Warren Duffy is having a bad year. The comic book store he opened in Cardiff, Wales, has shut down, leaving him in debt to his angry ex-wife. He's come home to Philadelphia to claim the inheritance left to him by his late father — a roofless, possibly haunted mansion that's only inhabitable in the most technical sense of the word. And he's basically broke, forced to make pocket money by drawing pictures at a comic book convention, where, because he's biracial, he's shunted into the "urban" section.
In early May, Nasser Abufarha drove through the rural farmlands around Jenin in the northern West Bank and noticed the timeless features of village life. Young boys harvested cauliflower bigger than their heads, a sun-beaten old man passed on foot with a hoe propped against his shoulder and middle-aged women strolled to their modest homes on a path between waving wheat fields.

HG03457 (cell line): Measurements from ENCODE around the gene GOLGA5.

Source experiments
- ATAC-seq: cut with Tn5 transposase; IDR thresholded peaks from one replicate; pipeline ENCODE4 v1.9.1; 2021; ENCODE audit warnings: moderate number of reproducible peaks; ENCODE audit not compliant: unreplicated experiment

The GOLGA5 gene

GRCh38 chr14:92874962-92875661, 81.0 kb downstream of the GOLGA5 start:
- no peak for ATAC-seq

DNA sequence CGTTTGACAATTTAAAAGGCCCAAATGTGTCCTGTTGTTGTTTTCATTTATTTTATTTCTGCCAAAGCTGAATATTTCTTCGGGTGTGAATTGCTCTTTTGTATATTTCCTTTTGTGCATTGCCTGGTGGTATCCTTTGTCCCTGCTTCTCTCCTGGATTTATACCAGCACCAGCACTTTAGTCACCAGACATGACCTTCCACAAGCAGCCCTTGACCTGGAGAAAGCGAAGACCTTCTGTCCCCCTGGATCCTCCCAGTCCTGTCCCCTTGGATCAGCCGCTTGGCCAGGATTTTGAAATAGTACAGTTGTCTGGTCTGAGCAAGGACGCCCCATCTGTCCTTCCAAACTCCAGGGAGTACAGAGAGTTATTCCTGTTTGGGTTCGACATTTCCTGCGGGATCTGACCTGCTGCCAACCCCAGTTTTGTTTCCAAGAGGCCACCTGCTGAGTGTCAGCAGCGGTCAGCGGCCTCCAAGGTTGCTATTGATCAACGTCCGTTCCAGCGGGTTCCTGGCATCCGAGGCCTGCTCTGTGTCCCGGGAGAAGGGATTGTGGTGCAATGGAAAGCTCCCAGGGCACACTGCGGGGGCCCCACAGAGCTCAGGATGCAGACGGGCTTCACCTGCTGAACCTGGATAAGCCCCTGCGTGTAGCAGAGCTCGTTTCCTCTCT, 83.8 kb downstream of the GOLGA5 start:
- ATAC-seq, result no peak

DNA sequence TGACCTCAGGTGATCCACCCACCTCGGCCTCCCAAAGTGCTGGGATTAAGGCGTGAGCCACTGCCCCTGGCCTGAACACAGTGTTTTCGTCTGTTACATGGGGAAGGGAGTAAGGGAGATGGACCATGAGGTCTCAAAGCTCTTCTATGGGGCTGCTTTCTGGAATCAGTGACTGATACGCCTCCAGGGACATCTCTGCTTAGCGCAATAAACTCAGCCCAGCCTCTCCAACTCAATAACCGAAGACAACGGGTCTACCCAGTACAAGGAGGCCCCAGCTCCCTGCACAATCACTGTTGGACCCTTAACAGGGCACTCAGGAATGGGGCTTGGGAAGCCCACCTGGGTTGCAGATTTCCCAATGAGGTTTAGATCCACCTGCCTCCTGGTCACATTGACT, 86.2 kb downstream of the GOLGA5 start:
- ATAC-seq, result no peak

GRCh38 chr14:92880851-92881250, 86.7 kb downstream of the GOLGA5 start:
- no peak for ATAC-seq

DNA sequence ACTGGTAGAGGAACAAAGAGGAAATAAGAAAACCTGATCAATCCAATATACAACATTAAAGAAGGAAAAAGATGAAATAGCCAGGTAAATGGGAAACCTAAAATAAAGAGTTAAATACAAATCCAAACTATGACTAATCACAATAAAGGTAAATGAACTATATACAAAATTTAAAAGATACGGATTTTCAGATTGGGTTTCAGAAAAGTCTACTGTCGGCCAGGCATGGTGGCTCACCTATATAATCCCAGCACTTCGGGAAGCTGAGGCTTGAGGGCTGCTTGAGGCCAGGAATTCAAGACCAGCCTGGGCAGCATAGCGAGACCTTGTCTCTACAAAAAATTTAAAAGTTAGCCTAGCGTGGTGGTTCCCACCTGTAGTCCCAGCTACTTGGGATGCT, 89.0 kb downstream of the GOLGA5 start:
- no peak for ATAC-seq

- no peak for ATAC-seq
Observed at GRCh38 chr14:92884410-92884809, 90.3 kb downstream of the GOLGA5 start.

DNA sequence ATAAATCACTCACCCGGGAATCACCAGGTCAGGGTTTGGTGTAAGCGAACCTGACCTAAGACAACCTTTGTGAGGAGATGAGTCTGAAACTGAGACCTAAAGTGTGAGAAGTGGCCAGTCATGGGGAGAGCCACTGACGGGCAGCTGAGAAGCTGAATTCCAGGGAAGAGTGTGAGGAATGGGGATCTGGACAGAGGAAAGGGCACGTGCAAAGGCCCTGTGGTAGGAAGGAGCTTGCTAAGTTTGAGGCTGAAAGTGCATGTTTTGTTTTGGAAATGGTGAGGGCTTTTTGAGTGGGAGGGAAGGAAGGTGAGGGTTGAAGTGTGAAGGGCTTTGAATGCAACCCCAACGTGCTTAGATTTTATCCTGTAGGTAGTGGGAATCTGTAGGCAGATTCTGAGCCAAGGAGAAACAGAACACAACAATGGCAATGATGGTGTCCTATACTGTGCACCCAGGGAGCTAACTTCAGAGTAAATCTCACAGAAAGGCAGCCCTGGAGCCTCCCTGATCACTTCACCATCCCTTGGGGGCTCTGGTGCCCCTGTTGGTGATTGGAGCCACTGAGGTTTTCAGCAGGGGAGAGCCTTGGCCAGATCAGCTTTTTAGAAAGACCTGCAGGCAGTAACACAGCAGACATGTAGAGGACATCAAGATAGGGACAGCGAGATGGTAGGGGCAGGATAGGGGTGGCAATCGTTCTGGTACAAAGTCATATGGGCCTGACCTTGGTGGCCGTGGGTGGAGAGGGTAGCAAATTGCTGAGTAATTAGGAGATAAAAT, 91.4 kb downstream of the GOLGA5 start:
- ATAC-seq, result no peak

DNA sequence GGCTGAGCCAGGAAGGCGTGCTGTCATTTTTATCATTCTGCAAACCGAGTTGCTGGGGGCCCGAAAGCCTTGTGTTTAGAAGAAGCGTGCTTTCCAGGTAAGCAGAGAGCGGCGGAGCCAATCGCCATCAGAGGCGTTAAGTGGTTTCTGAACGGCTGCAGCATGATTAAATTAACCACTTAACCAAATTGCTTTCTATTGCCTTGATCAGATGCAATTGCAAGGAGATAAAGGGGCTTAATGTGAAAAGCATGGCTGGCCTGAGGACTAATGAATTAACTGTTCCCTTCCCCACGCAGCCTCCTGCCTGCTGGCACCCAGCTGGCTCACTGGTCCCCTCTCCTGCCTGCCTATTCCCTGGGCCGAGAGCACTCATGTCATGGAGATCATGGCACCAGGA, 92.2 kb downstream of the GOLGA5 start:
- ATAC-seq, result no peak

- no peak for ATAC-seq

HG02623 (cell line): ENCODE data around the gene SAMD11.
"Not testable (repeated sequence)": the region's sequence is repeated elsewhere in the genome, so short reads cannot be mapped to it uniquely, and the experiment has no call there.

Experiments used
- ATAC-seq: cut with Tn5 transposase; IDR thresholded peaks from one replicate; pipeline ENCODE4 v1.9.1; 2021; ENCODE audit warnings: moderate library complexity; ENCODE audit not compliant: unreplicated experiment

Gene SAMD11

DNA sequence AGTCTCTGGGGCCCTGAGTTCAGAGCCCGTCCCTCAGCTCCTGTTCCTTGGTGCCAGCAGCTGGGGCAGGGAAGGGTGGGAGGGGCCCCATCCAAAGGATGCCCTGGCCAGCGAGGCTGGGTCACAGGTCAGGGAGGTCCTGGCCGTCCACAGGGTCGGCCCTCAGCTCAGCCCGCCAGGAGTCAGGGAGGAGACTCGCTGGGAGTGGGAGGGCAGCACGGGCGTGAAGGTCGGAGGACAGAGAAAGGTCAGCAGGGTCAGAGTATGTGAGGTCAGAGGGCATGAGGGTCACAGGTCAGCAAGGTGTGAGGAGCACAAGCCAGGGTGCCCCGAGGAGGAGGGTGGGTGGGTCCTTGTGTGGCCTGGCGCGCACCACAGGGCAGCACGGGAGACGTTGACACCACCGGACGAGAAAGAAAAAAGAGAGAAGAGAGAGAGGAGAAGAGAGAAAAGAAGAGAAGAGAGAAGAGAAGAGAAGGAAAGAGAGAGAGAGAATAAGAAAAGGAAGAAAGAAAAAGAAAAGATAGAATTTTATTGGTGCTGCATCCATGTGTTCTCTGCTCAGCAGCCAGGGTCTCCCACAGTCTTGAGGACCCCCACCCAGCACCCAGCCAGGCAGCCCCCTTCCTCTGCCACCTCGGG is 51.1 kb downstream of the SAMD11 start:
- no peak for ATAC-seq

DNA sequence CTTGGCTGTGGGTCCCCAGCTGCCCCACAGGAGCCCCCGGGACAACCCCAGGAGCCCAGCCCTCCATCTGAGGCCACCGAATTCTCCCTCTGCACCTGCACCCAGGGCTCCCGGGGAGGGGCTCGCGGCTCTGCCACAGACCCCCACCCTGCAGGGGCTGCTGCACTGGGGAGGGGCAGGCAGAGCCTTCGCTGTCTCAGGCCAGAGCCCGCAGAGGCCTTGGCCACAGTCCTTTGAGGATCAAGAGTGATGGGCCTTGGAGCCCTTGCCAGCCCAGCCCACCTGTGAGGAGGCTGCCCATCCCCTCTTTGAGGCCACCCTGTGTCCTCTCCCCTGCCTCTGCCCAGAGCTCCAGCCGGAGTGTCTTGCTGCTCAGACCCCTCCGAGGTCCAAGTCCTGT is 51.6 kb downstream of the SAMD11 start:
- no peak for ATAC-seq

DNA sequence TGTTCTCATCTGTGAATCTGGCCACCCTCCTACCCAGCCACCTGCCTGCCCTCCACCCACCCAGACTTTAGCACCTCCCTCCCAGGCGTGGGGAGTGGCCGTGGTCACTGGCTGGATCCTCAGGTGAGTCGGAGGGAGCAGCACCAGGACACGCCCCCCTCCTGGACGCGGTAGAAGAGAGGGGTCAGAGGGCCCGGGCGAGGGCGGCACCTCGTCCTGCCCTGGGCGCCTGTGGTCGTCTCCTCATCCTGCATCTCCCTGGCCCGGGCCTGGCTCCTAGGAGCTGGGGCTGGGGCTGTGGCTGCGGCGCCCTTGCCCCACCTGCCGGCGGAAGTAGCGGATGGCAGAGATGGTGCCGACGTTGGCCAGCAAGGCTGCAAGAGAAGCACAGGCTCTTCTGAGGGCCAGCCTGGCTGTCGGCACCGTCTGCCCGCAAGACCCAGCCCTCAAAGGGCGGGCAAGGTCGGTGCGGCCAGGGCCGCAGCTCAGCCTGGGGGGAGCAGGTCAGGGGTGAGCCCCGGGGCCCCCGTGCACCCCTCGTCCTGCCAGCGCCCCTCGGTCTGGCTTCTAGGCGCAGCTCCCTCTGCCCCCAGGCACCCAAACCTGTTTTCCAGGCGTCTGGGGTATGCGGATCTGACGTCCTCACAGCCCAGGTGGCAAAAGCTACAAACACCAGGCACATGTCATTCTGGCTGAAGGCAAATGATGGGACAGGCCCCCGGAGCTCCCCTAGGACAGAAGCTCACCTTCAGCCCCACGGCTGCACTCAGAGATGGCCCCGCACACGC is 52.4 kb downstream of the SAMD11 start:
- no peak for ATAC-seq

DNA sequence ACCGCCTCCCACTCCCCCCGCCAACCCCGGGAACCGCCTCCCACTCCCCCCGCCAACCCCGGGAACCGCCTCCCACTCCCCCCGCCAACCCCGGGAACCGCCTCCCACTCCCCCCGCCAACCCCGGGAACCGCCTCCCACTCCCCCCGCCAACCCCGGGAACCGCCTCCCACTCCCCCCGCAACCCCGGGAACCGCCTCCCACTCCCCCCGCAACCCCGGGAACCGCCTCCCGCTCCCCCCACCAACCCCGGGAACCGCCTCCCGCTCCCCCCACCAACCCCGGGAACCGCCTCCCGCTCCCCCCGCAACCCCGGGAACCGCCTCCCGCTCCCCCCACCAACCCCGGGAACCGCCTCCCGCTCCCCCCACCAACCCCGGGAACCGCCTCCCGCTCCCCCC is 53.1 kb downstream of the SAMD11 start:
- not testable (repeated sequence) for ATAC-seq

But there was one new element, says Abufarha, a Palestinian-American businessman and the founder of the largest fair trade exporter for Palestinian produce.